We’ve been working on Checkitout (our discoverability tool for libraries) for a while now. We’ve designed an algorithm, a logo, and we’ve given it a name, but what comes next relies on your input.
Checkitout, when fully implemented, will raise awareness of Canadian content within library systems (or lack thereof). But, to make these meaningful recommendations for patrons, we need information on your books. Information you would never supply in your metadata (though how amazing would it be if you could specify tone, mood, etc?).
We have instructions on how to enter information through CataList here, and you can also provide information in bulk using our publisher template–but while we have tried to include keywords that will apply to most of your books, there are always those that defy categorization. Here is a quick list to help you interpret some of these terms, in case at first they don’t seem to apply.
What the book is trying to convey to readers.
Positive – Those warm, feel-good, cerebral stories that make you want to sit near a cozy fire and just bask in happy-endings.
Negative – Dark, brooding, hopeless tales that are meant to illicit fear and well, loathing.
Lighthearted – Sometimes terrible things happen in stories, but are meant to be taken a bit tongue-in-cheek. Even if the subject matter can be a bit heavy, if readers are meant to have a laugh, you may wish to check this box.
Serious – Books that are meant to critique or thoroughly explore social issues or mature subject matter. Viewer discretion is advised.
What the books is trying to elicit from readers.
Dark – Morbid, chilling, spine-tingling stories that go bump in the night (and will probably keep your readers sleep-free for a while).
Happy – Comedic, silly, and/or perfect stress-relievers.
Hopeful – Terrible things happen to good characters, but books that focus more on the triumph of the human (or mythical being) spirit can find a descriptor here.
Sad – Tear-jerkers, or any story meant to make your readers shed tears/experience feels.
Suspenseful – Whodunit? If your reader has to wait 300+ pages for answers, or can cut the tension with a physical object, choose this one.
They say there are only four stories–we stretched it out to 6 (mostly to better encapsulate YA fiction).
Person vs. Person – Hero vs. villain, protagonist vs. antagonist, teenager vs. that annoying high-schooler who is just out to make life terrible. Adult vs. that same high-schooler ten years later.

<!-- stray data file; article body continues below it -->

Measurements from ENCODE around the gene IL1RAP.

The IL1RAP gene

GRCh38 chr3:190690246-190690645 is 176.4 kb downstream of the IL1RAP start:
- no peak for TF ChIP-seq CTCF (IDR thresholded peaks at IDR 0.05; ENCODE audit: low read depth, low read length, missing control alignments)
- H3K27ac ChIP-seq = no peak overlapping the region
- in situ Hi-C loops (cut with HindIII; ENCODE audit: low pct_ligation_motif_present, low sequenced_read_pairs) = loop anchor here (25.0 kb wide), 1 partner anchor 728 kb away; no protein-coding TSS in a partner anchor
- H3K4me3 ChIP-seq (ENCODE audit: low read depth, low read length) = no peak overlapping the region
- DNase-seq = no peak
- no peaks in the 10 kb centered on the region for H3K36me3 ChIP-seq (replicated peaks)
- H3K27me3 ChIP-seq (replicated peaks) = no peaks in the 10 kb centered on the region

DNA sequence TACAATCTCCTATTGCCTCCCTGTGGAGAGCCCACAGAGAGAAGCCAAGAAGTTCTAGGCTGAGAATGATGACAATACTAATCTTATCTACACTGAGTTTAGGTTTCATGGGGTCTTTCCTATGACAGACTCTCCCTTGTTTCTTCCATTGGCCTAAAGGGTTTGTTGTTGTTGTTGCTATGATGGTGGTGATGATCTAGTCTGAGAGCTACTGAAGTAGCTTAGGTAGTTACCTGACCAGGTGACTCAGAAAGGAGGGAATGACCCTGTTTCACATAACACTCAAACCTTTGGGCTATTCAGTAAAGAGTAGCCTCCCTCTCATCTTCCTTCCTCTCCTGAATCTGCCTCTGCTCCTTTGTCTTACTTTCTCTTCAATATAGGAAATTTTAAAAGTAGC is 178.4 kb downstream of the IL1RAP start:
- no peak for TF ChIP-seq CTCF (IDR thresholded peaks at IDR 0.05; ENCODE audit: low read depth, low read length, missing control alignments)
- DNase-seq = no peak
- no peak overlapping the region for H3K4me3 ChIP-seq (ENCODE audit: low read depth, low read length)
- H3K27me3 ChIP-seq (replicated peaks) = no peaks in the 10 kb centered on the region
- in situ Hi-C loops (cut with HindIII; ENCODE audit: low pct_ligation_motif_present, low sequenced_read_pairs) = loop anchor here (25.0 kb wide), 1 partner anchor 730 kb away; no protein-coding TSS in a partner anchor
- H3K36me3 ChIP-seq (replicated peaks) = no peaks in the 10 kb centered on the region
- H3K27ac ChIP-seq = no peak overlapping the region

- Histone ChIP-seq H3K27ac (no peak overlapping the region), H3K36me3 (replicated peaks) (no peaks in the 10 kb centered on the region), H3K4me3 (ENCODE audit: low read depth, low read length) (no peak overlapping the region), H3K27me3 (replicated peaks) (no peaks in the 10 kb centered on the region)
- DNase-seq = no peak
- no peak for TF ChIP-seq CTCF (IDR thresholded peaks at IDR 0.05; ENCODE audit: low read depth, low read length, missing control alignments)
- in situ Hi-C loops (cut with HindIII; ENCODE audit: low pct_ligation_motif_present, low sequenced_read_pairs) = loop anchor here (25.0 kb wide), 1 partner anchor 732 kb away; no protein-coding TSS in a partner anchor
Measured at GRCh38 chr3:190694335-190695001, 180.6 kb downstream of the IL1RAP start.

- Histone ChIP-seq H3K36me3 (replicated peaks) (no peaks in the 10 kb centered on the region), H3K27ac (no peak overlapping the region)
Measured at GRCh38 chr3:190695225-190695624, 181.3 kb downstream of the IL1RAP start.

Person vs. Self – Internal struggles–i.e when the monster within emerges and your protagonist’s own worst enemy is…themselves! :0
Person vs. Society – Themes of assimilation, alienation, or even disillusionment–whatever is reflected in that mirror these stories hold up.
Person vs. Nature – Sometimes the world is just ending. Sometimes what it means to be human transcends societal construct or an internal battle. Sometimes you just need to choose this if your books show any of this.
Person vs. Supernatural – Humans vs. an army of magical beings? Or alternatively magical beings fighting amongst themselves? This is where literal interpretations come to be.
Person vs. Technology – Artificial intelligence, dystopian futures, philosophical debates pertaining to an over-reliance (or not enough reliance?) on machines.
First Person – Character as narrator (I, me, mine)
Third Person – Omniscient narrator (They, it, he/she)
Multiple Persons – Told from different viewpoints, featuring the narration of more than one character
Adult – Human/humanoid (including supernatural beings) over the age of 20
Child – Human/humanoid (including supernatural beings) under the age of 20
Animal – Any living being of non-human or non-humanoid origin
Inanimate Object – Any stationary physical object that is of non-human/humanoid origin
Androgynous – undisclosed gender or gender-neutral (also use for multiple protagonists/ensemble pieces).
If you still have questions of how best to interpret these terms to fit your books, please feel free to reach out to our Marketing & Sales Coordinator!